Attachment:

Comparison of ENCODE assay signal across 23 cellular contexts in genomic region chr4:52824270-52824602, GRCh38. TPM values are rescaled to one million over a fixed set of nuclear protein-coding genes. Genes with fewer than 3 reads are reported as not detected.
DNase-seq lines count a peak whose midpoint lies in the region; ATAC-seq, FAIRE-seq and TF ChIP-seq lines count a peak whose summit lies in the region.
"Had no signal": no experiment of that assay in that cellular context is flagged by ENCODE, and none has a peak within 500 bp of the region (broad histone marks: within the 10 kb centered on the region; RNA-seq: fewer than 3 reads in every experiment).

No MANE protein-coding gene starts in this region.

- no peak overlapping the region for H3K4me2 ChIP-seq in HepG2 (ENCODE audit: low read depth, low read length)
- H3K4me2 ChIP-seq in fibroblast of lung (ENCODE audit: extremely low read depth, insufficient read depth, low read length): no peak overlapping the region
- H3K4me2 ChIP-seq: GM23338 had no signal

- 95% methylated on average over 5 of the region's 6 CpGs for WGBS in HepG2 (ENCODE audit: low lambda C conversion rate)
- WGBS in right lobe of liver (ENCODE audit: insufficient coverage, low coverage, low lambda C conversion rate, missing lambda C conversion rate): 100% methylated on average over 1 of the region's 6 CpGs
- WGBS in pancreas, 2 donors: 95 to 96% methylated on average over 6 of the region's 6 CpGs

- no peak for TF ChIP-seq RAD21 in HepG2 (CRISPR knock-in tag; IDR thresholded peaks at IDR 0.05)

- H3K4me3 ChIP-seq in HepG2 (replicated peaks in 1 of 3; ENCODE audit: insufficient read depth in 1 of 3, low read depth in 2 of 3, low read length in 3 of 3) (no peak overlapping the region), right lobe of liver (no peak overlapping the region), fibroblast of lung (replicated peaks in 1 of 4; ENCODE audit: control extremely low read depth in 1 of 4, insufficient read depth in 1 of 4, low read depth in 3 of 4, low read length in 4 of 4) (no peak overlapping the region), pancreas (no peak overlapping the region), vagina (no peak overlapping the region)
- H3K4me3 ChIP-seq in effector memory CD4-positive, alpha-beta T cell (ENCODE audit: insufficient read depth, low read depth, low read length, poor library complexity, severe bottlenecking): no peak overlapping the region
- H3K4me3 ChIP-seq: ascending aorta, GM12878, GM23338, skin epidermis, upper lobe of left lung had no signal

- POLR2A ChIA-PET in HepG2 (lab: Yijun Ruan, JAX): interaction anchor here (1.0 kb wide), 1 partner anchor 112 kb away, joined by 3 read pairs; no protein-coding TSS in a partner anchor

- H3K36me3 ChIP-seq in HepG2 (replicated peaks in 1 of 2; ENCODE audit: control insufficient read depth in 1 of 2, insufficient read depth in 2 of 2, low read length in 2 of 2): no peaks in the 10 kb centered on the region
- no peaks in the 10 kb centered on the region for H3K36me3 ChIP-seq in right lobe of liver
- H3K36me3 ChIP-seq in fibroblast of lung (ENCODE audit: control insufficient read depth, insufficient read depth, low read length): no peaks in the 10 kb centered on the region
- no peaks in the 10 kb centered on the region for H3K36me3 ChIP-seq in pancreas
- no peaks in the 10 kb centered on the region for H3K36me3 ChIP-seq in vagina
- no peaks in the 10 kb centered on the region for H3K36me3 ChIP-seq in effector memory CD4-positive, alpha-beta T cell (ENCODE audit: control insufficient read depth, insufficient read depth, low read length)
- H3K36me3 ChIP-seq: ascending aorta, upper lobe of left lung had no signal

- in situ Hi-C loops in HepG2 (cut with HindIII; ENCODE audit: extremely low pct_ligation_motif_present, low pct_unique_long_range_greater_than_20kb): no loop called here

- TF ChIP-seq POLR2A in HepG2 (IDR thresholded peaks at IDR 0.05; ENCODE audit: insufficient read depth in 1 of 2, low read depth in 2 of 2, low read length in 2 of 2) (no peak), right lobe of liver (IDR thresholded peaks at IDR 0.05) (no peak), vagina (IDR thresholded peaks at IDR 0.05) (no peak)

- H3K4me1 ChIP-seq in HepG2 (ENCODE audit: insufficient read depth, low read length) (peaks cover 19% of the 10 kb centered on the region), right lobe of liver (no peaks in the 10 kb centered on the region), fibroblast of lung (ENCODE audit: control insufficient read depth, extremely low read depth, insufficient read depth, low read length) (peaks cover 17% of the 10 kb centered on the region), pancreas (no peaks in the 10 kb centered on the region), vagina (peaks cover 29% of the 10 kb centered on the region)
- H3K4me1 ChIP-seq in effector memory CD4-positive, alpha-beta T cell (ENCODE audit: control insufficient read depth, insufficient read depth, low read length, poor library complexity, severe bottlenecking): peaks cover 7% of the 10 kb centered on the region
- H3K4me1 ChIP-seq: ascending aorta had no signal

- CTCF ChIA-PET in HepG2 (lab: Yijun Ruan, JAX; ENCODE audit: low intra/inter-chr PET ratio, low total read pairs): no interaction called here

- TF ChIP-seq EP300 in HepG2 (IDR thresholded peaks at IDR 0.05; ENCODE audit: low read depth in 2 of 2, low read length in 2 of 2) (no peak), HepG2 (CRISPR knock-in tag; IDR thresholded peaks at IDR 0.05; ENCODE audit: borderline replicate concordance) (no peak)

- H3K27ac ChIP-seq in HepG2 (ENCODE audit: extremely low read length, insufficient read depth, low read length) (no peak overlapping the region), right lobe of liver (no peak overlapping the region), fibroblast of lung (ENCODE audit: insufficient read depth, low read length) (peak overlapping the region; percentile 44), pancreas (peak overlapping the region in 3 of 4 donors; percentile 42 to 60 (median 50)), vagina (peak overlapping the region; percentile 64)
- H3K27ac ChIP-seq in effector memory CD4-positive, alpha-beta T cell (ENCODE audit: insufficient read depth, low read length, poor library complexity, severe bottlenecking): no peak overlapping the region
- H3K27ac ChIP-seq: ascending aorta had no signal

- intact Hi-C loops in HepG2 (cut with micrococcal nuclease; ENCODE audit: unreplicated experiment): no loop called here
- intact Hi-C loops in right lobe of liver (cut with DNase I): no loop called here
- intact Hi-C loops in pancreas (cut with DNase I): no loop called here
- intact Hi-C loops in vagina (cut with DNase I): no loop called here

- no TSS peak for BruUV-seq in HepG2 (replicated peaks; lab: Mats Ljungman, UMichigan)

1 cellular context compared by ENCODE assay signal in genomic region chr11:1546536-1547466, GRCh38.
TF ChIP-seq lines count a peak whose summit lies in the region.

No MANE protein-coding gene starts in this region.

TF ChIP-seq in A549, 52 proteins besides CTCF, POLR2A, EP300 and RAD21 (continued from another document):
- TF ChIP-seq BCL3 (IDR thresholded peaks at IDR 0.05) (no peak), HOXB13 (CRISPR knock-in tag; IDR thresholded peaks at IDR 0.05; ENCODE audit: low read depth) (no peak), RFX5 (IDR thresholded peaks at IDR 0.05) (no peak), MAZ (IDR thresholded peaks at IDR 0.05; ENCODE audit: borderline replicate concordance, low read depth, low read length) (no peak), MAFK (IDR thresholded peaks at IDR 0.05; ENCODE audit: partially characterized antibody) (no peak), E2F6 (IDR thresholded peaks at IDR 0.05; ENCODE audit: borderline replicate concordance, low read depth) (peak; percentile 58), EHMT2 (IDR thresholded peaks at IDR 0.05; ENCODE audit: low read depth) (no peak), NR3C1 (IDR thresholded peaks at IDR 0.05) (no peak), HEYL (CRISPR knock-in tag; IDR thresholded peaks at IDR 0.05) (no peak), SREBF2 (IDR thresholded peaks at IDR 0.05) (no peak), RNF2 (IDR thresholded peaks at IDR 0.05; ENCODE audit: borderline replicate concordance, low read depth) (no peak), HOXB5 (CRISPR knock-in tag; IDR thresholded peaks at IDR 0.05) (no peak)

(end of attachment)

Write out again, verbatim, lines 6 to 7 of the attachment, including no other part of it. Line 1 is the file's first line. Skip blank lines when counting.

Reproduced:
- H3K4me2 ChIP-seq in fibroblast of lung (ENCODE audit: extremely low read depth, insufficient read depth, low read length): no peak overlapping the region
- H3K4me2 ChIP-seq: GM23338 had no signal